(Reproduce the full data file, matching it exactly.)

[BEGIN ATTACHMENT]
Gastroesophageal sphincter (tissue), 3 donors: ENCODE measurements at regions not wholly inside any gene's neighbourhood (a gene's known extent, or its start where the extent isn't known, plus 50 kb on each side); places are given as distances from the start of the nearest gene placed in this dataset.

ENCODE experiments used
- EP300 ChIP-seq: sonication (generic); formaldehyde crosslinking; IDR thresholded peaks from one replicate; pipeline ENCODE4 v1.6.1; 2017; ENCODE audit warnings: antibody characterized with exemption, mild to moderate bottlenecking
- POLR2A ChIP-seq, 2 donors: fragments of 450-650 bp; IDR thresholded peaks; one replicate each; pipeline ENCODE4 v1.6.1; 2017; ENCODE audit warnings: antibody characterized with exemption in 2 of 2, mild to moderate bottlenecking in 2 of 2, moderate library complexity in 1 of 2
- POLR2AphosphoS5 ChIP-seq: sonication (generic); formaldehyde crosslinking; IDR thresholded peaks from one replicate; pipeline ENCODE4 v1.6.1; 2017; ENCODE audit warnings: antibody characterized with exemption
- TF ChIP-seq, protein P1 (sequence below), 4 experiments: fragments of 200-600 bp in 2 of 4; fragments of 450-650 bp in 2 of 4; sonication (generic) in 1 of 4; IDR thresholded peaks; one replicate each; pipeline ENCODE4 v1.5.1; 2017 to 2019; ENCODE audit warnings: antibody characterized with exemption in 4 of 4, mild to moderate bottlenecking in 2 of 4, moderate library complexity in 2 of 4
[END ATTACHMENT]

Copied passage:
Gastroesophageal sphincter (tissue), 3 donors: ENCODE measurements at regions not wholly inside any gene's neighbourhood (a gene's known extent, or its start where the extent isn't known, plus 50 kb on each side); places are given as distances from the start of the nearest gene placed in this dataset.

ENCODE experiments used
- EP300 ChIP-seq: sonication (generic); formaldehyde crosslinking; IDR thresholded peaks from one replicate; pipeline ENCODE4 v1.6.1; 2017; ENCODE audit warnings: antibody characterized with exemption, mild to moderate bottlenecking
- POLR2A ChIP-seq, 2 donors: fragments of 450-650 bp; IDR thresholded peaks; one replicate each; pipeline ENCODE4 v1.6.1; 2017; ENCODE audit warnings: antibody characterized with exemption in 2 of 2, mild to moderate bottlenecking in 2 of 2, moderate library complexity in 1 of 2
- POLR2AphosphoS5 ChIP-seq: sonication (generic); formaldehyde crosslinking; IDR thresholded peaks from one replicate; pipeline ENCODE4 v1.6.1; 2017; ENCODE audit warnings: antibody characterized with exemption
- TF ChIP-seq, protein P1 (sequence below), 4 experiments: fragments of 200-600 bp in 2 of 4; fragments of 450-650 bp in 2 of 4; sonication (generic) in 1 of 4; IDR thresholded peaks; one replicate each; pipeline ENCODE4 v1.5.1; 2017 to 2019; ENCODE audit warnings: antibody characterized with exemption in 4 of 4, mild to moderate bottlenecking in 2 of 4, moderate library complexity in 2 of 4